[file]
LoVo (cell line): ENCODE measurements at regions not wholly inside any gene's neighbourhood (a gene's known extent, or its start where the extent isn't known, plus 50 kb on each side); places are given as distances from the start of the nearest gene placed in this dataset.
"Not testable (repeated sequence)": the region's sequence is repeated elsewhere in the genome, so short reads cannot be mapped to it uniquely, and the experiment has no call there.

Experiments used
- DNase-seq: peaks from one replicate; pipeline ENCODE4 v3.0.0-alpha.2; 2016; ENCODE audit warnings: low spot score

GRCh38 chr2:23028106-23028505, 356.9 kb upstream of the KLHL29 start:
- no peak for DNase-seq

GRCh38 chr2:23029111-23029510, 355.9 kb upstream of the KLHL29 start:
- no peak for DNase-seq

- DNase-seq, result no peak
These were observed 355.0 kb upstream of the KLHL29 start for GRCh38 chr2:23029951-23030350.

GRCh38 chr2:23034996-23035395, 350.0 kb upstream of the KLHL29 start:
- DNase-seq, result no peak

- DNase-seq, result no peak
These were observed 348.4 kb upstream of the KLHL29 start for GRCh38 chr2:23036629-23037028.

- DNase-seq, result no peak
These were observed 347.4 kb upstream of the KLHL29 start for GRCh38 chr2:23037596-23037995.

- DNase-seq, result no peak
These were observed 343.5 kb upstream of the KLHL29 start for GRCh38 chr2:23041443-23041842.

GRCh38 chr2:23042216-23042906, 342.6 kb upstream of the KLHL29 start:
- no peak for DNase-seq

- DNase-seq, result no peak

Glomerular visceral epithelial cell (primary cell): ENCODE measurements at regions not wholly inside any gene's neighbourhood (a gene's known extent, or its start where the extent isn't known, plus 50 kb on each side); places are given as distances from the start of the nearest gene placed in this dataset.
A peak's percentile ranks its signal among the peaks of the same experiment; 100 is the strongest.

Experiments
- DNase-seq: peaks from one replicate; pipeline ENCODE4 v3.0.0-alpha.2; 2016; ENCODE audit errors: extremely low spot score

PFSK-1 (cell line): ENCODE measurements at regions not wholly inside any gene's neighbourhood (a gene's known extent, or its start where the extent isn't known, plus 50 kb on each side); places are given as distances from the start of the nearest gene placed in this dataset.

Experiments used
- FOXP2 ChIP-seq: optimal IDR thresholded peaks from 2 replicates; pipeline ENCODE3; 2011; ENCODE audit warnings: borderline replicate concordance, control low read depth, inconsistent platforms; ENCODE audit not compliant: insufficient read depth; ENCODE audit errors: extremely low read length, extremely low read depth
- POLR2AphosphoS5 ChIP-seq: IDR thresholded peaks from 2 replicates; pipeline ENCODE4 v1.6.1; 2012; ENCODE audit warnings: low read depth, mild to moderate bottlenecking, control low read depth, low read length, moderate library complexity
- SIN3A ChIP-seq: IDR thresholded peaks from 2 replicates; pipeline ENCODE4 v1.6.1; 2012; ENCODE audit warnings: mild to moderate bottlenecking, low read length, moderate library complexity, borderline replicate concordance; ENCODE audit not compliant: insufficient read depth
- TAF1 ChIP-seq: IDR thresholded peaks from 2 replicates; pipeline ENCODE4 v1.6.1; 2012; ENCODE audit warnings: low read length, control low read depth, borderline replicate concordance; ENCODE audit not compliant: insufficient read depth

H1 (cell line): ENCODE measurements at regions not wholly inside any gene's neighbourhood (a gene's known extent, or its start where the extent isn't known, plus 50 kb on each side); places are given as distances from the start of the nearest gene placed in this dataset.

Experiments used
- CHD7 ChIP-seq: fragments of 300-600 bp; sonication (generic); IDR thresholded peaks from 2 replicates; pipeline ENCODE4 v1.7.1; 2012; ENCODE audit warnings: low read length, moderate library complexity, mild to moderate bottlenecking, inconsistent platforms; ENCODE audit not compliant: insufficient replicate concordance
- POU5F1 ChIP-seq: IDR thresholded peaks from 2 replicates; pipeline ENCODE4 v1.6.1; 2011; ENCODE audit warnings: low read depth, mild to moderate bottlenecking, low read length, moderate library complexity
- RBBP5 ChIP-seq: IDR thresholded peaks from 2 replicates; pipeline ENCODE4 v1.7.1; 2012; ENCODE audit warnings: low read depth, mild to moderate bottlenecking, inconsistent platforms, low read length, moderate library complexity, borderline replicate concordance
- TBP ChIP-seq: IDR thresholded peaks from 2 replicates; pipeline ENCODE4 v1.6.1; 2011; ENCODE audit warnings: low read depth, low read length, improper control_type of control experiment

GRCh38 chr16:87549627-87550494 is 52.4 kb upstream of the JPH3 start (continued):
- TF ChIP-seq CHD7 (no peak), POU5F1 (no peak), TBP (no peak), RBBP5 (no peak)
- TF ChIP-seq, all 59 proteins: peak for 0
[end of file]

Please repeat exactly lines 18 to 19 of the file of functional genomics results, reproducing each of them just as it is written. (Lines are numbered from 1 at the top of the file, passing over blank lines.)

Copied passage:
These were observed 343.5 kb upstream of the KLHL29 start for GRCh38 chr2:23041443-23041842.

GRCh38 chr2:23042216-23042906, 342.6 kb upstream of the KLHL29 start: